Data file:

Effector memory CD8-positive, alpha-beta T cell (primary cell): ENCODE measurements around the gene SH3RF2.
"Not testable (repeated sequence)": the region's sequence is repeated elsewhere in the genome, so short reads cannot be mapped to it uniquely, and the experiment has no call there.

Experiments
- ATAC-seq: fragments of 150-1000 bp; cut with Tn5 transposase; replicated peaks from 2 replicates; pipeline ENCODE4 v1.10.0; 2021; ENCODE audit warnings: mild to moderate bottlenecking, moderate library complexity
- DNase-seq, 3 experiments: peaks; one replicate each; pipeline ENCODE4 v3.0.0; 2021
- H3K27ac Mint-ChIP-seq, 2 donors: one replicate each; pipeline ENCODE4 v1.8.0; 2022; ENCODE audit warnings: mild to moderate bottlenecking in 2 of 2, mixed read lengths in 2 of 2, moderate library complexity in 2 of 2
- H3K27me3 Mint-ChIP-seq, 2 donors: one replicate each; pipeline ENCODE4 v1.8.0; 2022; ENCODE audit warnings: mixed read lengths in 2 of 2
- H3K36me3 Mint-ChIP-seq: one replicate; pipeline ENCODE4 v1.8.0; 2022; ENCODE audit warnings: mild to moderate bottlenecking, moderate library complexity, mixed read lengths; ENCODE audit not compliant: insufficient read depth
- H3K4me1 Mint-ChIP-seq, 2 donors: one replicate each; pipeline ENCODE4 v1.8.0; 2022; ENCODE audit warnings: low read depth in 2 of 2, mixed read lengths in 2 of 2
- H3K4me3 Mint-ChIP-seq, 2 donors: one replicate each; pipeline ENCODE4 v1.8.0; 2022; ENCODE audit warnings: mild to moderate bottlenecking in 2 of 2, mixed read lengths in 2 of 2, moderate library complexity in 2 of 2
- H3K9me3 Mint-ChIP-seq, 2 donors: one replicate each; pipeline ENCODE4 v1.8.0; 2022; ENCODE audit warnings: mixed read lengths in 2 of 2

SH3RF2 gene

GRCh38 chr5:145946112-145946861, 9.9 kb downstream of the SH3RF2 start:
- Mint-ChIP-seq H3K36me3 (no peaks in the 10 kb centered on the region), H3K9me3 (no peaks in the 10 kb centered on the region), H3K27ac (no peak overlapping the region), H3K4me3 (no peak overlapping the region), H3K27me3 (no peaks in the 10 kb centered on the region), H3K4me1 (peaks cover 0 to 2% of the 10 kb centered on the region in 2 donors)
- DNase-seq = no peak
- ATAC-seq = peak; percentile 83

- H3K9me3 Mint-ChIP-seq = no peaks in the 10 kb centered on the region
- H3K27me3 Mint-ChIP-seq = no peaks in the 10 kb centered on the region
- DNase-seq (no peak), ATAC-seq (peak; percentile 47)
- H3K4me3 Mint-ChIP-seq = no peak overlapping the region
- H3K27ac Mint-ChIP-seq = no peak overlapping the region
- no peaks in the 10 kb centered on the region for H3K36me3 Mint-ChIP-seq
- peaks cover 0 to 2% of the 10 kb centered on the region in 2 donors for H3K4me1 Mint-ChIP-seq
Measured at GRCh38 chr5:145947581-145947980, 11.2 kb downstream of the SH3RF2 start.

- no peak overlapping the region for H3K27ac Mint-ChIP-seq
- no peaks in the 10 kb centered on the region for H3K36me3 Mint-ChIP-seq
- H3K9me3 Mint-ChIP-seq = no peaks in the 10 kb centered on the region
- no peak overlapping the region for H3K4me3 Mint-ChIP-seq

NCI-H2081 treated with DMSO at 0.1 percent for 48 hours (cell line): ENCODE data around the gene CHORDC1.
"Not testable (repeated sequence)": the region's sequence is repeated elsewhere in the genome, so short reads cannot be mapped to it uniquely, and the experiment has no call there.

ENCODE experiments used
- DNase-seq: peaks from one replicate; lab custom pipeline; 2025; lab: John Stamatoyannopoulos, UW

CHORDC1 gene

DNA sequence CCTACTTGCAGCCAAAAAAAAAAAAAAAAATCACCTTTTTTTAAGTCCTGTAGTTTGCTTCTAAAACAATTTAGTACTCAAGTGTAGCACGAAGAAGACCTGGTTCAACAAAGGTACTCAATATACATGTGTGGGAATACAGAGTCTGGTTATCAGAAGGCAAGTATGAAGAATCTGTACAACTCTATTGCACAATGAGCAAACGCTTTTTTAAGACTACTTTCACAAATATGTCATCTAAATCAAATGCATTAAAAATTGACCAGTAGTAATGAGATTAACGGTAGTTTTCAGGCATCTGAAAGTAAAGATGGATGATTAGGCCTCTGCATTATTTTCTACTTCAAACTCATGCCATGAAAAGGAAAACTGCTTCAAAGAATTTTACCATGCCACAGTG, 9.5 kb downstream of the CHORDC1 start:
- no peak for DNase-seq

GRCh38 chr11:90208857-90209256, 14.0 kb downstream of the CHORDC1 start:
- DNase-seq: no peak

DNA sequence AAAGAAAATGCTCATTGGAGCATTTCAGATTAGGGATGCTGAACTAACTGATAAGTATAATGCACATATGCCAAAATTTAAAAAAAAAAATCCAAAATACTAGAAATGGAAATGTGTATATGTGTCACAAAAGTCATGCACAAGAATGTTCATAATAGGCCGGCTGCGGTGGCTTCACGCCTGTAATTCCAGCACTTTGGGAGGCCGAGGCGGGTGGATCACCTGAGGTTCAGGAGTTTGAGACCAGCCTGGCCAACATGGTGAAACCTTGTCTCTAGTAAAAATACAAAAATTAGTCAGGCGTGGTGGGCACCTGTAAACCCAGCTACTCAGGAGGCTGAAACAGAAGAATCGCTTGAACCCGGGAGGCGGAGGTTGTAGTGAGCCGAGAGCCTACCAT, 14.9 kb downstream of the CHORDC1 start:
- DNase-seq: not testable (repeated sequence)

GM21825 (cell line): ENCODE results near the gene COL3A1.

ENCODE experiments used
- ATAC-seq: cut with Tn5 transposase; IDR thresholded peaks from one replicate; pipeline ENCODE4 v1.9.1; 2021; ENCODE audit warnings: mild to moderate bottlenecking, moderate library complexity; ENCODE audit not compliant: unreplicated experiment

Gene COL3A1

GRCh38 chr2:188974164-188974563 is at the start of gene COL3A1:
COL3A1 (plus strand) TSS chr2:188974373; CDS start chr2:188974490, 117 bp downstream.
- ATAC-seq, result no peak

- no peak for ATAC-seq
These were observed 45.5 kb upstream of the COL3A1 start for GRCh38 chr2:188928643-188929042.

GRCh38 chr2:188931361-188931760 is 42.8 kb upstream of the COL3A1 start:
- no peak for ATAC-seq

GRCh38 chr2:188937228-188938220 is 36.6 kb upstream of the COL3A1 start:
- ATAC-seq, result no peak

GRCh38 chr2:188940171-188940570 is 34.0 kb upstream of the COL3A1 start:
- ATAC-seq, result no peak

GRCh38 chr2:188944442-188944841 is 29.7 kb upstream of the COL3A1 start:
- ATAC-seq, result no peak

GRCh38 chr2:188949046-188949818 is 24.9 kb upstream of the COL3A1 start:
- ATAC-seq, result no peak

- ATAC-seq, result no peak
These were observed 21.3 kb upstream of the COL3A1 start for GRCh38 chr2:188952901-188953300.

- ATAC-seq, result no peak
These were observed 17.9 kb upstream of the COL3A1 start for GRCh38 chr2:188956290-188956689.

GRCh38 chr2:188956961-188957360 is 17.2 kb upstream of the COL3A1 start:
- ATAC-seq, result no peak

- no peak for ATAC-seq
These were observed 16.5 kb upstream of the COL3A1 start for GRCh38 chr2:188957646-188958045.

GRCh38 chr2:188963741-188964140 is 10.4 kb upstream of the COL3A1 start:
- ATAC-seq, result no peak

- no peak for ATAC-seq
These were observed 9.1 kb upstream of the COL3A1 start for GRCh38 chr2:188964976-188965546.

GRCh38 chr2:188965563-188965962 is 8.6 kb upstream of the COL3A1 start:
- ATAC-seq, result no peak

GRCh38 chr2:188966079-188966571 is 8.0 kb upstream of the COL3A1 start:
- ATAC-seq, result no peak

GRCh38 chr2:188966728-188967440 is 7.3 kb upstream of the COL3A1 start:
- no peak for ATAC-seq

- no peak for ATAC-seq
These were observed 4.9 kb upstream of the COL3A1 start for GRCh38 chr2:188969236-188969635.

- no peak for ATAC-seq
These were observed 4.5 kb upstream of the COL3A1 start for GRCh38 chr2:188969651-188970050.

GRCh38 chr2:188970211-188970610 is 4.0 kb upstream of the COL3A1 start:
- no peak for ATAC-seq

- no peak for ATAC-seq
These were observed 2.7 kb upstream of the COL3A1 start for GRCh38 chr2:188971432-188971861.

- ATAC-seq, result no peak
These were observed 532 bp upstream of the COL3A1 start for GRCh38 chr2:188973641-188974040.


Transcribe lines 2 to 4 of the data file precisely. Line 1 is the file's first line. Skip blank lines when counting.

"Not testable (repeated sequence)": the region's sequence is repeated elsewhere in the genome, so short reads cannot be mapped to it uniquely, and the experiment has no call there.

Experiments
- ATAC-seq: fragments of 150-1000 bp; cut with Tn5 transposase; replicated peaks from 2 replicates; pipeline ENCODE4 v1.10.0; 2021; ENCODE audit warnings: mild to moderate bottlenecking, moderate library complexity